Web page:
NHL Trade Deadline review: Around the Western Conference

NHL Trade Deadline review: Around the Western Conference

Western Conference contenders:

Minnesota Wild

GM Chuck Fletcher pushed his chips to the front of the table by acquiring Martin Hanzal and Ryan White — and also a 2017 fourth-round pick — from Arizona, and managed to give up none of their top prospects or blue liners to get it done. They sacrificed a 2017 first-round pick, a 2018 second-round pick, a 2019 conditional pick and center Grayson Downing, with the Coyotes retaining half of Hanzal's salary.

The Wild strengthened their center depth, which alleviates some pressure off Eric Staal and Mikko Koivu, and pushes Erik Haula to the fourth line. It makes them deeper, more balanced and certainly even harder to deal with.

While they paid a steep price, can you blame them? The West is as wide open as it's been the past decade, and other contenders in the West were in on Hanzal, preventing him from going to a rival. It was worth taking a shot.

Chicago Blackhawks

GM Stan Bowman worked his magic this February, electing to add depth players rather than go for the home run. He first acquired Tomas Jurco for a third-round pick in hopes of sparking his true potential, and giving coach Joel Quenneville another option on the Blackhawks' four-line rotation.

The one that really reinforced the Blackhawks as serious contenders was the reacquisition of defenseman Johnny Oduya. There's instant familiarity there after he helped anchor the top-four on the blue line during their Stanley Cup runs in 2013 and 2015.

It allows every member on defense to shift back into place, and it further strengthened their six-man group that's the deepest it's been in years.

San Jose Sharks

The Sharks had been quiet up until Tuesday night, when they acquired Jannik Hansen from Vancouver in exchange for prospect Nikolay Goldobin and a conditional fourth-round draft pick in 2017 that could turn into a first if San Jose wins the Stanley Cup.

Another steep price paid, but if the Sharks win the Cup, will anyone complain? It will be worth it for a franchise seeking its first Stanley Cup.

They realize Joe Thornton and Patrick Marleau, both of whom are 37 years of age, are approaching the 18th hole of their NHL careers, and must take advantage before they hit free agency this offseason.

Western Conference playoff teams:

Nashville Predators

The Predators made a few tweaks leading up to the trade deadline, making a late depth move by adding winger P.A. Parenteau in exchange for a sixth-round draft pick in 2017. They also acquired center Vernon Fiddler in February from New Jersey for a fourth-rounder in 2017.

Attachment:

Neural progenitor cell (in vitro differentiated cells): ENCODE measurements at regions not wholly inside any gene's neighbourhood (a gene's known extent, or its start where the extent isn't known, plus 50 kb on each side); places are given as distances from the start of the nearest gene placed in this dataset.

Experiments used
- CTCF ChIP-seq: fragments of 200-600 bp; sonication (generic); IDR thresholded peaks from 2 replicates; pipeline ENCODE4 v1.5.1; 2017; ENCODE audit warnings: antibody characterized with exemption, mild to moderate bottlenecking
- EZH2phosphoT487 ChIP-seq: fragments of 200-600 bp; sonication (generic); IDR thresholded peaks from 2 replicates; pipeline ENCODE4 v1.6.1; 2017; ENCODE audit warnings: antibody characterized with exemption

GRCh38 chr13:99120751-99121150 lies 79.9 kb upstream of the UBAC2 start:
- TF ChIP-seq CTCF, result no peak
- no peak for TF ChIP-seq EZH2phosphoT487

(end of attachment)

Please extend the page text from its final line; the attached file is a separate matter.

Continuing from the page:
They've been trending in the right direction as of late, so making a big splash — something GM David Poile is used to doing — didn't seem necessary. And it wasn't.

Anaheim Ducks

The Ducks jumped out ahead of everyone else by trading for Patrick Eaves before it got to a bidding war, in exchange for a conditional 2017 second-round pick that can become a first-rounder if he plays in at least 50 percent of the games in the first two rounds of the playoffs, and they advance to the Conference Final.

He bolsters an already-deep forward group, stabilizing their four-line rotation and taking some of the load off the top-two lines, particularly Ryan Kesler and Ryan Getzlaf up the middle. 

Edmonton Oilers

The Oilers made an interesting swap with Montreal, an Eastern Conference contender, acquiring forward David Desharnais for defenseman Brandon Davidson. Desharnais is a skilled center who's not afraid to stick his nose into the dirty areas. 

It was a wise decision for the Oilers not to be aggressive at the deadline, and risk mortgaging the future. They know this is a process, and there was no reason to go all-in here despite a favorable path to a long playoff run.

But it also would have sent the wrong message had they simply stood pat, so giving Connor McDavid and his group up front another forward wasn't a bad idea.

Western Conference bubble teams:

St. Louis Blues